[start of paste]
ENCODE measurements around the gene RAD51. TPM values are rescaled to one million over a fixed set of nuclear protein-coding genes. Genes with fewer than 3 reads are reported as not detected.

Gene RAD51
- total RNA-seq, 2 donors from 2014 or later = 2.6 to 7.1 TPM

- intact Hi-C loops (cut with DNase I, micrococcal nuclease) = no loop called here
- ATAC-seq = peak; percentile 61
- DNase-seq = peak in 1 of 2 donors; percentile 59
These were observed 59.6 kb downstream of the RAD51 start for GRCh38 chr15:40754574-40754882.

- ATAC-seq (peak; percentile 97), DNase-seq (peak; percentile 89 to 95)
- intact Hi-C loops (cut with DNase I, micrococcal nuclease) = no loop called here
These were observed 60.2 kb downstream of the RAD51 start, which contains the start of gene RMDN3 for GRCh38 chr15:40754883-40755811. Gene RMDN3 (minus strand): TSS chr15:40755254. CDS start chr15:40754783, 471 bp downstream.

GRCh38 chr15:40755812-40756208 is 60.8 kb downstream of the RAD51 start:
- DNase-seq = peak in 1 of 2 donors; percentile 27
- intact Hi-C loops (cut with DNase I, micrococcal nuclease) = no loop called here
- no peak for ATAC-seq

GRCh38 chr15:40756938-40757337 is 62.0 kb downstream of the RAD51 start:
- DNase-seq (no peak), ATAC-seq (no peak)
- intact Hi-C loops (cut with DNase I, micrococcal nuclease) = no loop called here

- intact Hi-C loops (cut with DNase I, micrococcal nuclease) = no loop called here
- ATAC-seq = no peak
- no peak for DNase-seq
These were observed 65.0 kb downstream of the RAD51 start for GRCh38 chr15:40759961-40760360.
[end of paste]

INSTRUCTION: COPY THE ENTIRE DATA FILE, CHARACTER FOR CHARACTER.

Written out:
ENCODE measurements around the gene RAD51. TPM values are rescaled to one million over a fixed set of nuclear protein-coding genes. Genes with fewer than 3 reads are reported as not detected.

Gene RAD51
- total RNA-seq, 2 donors from 2014 or later = 2.6 to 7.1 TPM

- intact Hi-C loops (cut with DNase I, micrococcal nuclease) = no loop called here
- ATAC-seq = peak; percentile 61
- DNase-seq = peak in 1 of 2 donors; percentile 59
These were observed 59.6 kb downstream of the RAD51 start for GRCh38 chr15:40754574-40754882.

- ATAC-seq (peak; percentile 97), DNase-seq (peak; percentile 89 to 95)
- intact Hi-C loops (cut with DNase I, micrococcal nuclease) = no loop called here
These were observed 60.2 kb downstream of the RAD51 start, which contains the start of gene RMDN3 for GRCh38 chr15:40754883-40755811. Gene RMDN3 (minus strand): TSS chr15:40755254. CDS start chr15:40754783, 471 bp downstream.

GRCh38 chr15:40755812-40756208 is 60.8 kb downstream of the RAD51 start:
- DNase-seq = peak in 1 of 2 donors; percentile 27
- intact Hi-C loops (cut with DNase I, micrococcal nuclease) = no loop called here
- no peak for ATAC-seq

GRCh38 chr15:40756938-40757337 is 62.0 kb downstream of the RAD51 start:
- DNase-seq (no peak), ATAC-seq (no peak)
- intact Hi-C loops (cut with DNase I, micrococcal nuclease) = no loop called here

- intact Hi-C loops (cut with DNase I, micrococcal nuclease) = no loop called here
- ATAC-seq = no peak
- no peak for DNase-seq
These were observed 65.0 kb downstream of the RAD51 start for GRCh38 chr15:40759961-40760360.